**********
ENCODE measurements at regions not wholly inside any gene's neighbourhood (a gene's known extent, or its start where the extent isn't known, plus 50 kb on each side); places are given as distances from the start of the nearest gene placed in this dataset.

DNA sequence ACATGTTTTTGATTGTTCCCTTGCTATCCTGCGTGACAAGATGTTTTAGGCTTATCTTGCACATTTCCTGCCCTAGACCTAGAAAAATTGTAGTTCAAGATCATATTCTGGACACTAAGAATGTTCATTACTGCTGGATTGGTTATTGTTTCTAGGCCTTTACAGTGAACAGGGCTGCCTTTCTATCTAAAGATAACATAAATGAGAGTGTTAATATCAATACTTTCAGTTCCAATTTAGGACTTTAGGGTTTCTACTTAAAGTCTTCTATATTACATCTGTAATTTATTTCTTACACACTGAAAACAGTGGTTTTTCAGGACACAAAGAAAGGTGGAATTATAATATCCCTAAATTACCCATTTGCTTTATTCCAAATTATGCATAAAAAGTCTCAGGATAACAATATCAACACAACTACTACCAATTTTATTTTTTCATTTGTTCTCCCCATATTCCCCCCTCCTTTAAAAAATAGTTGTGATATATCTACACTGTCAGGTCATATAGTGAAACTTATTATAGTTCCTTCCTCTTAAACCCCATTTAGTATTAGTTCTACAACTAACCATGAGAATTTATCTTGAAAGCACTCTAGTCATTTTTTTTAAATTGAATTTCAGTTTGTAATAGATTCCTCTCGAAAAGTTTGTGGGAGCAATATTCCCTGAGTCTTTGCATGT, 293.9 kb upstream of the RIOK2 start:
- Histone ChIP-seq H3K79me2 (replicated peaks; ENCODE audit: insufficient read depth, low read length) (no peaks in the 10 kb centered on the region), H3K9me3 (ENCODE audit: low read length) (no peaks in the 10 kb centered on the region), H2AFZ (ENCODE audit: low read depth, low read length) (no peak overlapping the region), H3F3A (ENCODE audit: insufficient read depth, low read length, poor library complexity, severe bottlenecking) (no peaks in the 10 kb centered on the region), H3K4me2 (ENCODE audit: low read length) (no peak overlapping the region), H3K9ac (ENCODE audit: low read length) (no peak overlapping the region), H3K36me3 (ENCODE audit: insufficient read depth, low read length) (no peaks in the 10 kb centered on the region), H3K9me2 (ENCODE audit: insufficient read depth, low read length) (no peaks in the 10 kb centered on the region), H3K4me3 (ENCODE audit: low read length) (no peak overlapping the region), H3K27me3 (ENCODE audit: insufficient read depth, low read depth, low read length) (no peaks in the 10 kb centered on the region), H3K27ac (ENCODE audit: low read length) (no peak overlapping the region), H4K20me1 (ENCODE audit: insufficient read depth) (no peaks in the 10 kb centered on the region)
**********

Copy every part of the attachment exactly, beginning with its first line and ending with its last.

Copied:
ENCODE measurements at regions not wholly inside any gene's neighbourhood (a gene's known extent, or its start where the extent isn't known, plus 50 kb on each side); places are given as distances from the start of the nearest gene placed in this dataset.

DNA sequence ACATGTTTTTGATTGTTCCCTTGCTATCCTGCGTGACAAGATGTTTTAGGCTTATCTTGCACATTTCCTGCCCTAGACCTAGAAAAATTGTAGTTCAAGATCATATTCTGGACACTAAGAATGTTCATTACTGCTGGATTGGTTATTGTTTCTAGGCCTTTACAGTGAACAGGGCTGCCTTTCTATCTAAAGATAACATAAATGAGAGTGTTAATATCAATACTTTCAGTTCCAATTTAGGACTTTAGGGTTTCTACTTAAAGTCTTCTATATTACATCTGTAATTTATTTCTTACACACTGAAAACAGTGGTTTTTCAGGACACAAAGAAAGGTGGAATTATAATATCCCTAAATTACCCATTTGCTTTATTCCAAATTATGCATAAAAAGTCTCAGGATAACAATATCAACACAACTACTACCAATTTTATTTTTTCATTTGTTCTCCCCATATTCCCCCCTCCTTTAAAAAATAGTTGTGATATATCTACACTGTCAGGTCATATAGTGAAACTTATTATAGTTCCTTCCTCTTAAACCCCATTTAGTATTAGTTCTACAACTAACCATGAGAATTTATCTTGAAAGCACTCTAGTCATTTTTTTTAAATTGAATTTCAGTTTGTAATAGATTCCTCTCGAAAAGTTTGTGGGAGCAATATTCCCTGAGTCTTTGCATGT, 293.9 kb upstream of the RIOK2 start:
- Histone ChIP-seq H3K79me2 (replicated peaks; ENCODE audit: insufficient read depth, low read length) (no peaks in the 10 kb centered on the region), H3K9me3 (ENCODE audit: low read length) (no peaks in the 10 kb centered on the region), H2AFZ (ENCODE audit: low read depth, low read length) (no peak overlapping the region), H3F3A (ENCODE audit: insufficient read depth, low read length, poor library complexity, severe bottlenecking) (no peaks in the 10 kb centered on the region), H3K4me2 (ENCODE audit: low read length) (no peak overlapping the region), H3K9ac (ENCODE audit: low read length) (no peak overlapping the region), H3K36me3 (ENCODE audit: insufficient read depth, low read length) (no peaks in the 10 kb centered on the region), H3K9me2 (ENCODE audit: insufficient read depth, low read length) (no peaks in the 10 kb centered on the region), H3K4me3 (ENCODE audit: low read length) (no peak overlapping the region), H3K27me3 (ENCODE audit: insufficient read depth, low read depth, low read length) (no peaks in the 10 kb centered on the region), H3K27ac (ENCODE audit: low read length) (no peak overlapping the region), H4K20me1 (ENCODE audit: insufficient read depth) (no peaks in the 10 kb centered on the region)